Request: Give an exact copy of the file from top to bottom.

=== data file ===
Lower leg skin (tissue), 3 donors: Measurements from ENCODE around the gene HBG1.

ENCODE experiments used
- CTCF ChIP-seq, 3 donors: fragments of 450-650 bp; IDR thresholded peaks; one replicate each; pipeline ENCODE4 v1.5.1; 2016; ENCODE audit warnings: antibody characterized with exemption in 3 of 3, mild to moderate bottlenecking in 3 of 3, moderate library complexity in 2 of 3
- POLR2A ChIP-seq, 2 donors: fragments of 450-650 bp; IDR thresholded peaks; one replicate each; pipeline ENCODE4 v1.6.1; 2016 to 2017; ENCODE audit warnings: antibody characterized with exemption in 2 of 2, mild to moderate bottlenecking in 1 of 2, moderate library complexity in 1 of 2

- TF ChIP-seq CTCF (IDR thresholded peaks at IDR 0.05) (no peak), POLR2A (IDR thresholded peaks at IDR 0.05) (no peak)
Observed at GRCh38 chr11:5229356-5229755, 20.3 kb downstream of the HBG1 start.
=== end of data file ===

Lower leg skin (tissue), 3 donors: Measurements from ENCODE around the gene HBG1.

ENCODE experiments used
- CTCF ChIP-seq, 3 donors: fragments of 450-650 bp; IDR thresholded peaks; one replicate each; pipeline ENCODE4 v1.5.1; 2016; ENCODE audit warnings: antibody characterized with exemption in 3 of 3, mild to moderate bottlenecking in 3 of 3, moderate library complexity in 2 of 3
- POLR2A ChIP-seq, 2 donors: fragments of 450-650 bp; IDR thresholded peaks; one replicate each; pipeline ENCODE4 v1.6.1; 2016 to 2017; ENCODE audit warnings: antibody characterized with exemption in 2 of 2, mild to moderate bottlenecking in 1 of 2, moderate library complexity in 1 of 2

- TF ChIP-seq CTCF (IDR thresholded peaks at IDR 0.05) (no peak), POLR2A (IDR thresholded peaks at IDR 0.05) (no peak)
Observed at GRCh38 chr11:5229356-5229755, 20.3 kb downstream of the HBG1 start.